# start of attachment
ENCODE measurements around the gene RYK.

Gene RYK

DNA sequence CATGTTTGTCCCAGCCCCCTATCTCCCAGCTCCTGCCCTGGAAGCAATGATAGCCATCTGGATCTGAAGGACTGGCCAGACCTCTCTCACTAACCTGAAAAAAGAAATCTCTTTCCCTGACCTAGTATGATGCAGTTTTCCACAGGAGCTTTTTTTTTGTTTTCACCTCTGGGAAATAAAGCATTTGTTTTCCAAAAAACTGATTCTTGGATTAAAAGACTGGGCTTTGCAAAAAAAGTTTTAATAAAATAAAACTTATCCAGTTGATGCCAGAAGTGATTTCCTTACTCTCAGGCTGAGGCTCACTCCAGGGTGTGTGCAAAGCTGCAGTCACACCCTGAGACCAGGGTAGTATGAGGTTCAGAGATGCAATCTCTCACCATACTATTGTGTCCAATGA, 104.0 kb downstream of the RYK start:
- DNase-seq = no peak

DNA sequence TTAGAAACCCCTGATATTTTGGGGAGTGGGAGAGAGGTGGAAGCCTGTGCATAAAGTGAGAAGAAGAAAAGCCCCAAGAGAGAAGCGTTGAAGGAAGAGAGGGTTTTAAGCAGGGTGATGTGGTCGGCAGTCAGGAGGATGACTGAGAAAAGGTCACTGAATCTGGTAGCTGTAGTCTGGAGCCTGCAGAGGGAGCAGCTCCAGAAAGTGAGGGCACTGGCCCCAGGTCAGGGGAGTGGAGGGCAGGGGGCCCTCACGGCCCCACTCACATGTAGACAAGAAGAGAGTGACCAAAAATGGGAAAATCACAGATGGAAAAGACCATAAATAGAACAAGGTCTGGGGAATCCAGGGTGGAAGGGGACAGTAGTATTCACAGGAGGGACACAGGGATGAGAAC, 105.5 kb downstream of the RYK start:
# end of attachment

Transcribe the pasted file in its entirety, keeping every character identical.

ENCODE measurements around the gene RYK.

Gene RYK

DNA sequence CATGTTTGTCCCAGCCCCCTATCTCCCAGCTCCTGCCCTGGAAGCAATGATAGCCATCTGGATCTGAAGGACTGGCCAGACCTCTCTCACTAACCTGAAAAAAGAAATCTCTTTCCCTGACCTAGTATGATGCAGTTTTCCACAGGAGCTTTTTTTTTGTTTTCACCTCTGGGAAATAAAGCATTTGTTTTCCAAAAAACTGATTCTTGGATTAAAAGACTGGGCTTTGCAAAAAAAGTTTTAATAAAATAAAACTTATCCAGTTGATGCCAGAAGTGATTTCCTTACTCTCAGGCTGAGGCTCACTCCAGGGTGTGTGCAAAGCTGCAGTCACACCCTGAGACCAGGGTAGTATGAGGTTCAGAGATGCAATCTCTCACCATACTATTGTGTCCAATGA, 104.0 kb downstream of the RYK start:
- DNase-seq = no peak

DNA sequence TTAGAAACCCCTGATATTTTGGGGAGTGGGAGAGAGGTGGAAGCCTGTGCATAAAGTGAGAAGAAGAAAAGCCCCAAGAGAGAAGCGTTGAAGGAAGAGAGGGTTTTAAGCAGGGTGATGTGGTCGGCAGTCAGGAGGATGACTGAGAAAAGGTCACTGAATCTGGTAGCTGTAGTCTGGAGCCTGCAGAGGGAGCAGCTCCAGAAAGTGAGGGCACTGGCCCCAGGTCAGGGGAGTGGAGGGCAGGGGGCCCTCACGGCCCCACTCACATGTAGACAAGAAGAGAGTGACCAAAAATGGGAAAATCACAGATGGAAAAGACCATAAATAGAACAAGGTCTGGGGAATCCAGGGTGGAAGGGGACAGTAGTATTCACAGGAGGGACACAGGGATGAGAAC, 105.5 kb downstream of the RYK start: